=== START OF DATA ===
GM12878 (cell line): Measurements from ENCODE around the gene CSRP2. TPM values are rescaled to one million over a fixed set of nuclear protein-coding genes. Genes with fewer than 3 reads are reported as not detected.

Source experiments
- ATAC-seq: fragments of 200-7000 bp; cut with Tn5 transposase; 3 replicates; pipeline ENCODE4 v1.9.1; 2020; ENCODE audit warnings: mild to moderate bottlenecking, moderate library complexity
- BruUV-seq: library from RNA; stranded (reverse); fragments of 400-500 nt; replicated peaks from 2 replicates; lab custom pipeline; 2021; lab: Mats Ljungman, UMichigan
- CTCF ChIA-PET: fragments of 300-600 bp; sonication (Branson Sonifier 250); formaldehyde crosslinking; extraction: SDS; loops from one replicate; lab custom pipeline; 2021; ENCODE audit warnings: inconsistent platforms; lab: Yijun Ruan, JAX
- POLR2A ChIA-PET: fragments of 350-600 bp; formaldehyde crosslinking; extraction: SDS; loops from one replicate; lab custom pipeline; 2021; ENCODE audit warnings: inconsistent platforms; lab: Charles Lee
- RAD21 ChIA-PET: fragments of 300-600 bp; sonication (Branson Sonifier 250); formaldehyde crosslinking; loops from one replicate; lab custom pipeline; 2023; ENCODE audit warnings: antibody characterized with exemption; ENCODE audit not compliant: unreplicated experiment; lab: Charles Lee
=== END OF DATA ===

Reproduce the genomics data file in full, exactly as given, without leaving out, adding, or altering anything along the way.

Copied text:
GM12878 (cell line): Measurements from ENCODE around the gene CSRP2. TPM values are rescaled to one million over a fixed set of nuclear protein-coding genes. Genes with fewer than 3 reads are reported as not detected.

Source experiments
- ATAC-seq: fragments of 200-7000 bp; cut with Tn5 transposase; 3 replicates; pipeline ENCODE4 v1.9.1; 2020; ENCODE audit warnings: mild to moderate bottlenecking, moderate library complexity
- BruUV-seq: library from RNA; stranded (reverse); fragments of 400-500 nt; replicated peaks from 2 replicates; lab custom pipeline; 2021; lab: Mats Ljungman, UMichigan
- CTCF ChIA-PET: fragments of 300-600 bp; sonication (Branson Sonifier 250); formaldehyde crosslinking; extraction: SDS; loops from one replicate; lab custom pipeline; 2021; ENCODE audit warnings: inconsistent platforms; lab: Yijun Ruan, JAX
- POLR2A ChIA-PET: fragments of 350-600 bp; formaldehyde crosslinking; extraction: SDS; loops from one replicate; lab custom pipeline; 2021; ENCODE audit warnings: inconsistent platforms; lab: Charles Lee
- RAD21 ChIA-PET: fragments of 300-600 bp; sonication (Branson Sonifier 250); formaldehyde crosslinking; loops from one replicate; lab custom pipeline; 2023; ENCODE audit warnings: antibody characterized with exemption; ENCODE audit not compliant: unreplicated experiment; lab: Charles Lee